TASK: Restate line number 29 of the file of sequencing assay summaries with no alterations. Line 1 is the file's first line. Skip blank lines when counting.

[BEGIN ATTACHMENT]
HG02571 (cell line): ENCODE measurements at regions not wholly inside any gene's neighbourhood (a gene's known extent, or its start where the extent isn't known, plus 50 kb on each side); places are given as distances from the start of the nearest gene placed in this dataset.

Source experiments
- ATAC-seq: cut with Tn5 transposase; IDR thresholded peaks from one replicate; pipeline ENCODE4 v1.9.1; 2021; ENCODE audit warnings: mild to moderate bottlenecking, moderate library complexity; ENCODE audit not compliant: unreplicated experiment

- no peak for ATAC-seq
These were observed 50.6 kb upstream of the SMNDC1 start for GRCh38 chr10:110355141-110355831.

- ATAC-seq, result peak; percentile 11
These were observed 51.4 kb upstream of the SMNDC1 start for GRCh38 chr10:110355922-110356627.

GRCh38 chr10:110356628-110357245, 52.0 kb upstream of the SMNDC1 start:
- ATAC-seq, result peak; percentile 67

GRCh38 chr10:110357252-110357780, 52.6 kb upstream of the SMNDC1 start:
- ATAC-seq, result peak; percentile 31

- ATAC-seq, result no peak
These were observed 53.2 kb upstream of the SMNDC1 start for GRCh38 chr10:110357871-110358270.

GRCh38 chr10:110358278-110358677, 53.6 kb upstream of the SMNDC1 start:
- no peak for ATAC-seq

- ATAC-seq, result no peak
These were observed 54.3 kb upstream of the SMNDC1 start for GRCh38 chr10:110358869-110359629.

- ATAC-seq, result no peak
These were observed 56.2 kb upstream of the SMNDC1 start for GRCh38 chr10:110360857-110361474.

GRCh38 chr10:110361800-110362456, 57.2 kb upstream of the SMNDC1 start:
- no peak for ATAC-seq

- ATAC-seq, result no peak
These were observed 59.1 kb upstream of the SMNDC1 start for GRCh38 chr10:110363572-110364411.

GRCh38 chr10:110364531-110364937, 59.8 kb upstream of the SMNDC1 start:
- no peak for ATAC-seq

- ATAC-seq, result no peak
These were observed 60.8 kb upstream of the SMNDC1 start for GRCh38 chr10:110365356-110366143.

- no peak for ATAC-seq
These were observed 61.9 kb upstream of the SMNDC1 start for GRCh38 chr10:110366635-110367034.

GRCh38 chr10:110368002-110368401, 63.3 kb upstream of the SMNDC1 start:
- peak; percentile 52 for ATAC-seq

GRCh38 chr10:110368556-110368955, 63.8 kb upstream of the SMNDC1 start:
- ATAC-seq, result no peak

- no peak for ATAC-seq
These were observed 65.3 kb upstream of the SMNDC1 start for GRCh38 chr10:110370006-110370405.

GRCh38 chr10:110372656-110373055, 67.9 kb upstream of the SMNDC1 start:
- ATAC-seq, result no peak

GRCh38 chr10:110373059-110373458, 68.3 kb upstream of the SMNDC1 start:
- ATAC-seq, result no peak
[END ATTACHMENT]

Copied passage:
These were observed 61.9 kb upstream of the SMNDC1 start for GRCh38 chr10:110366635-110367034.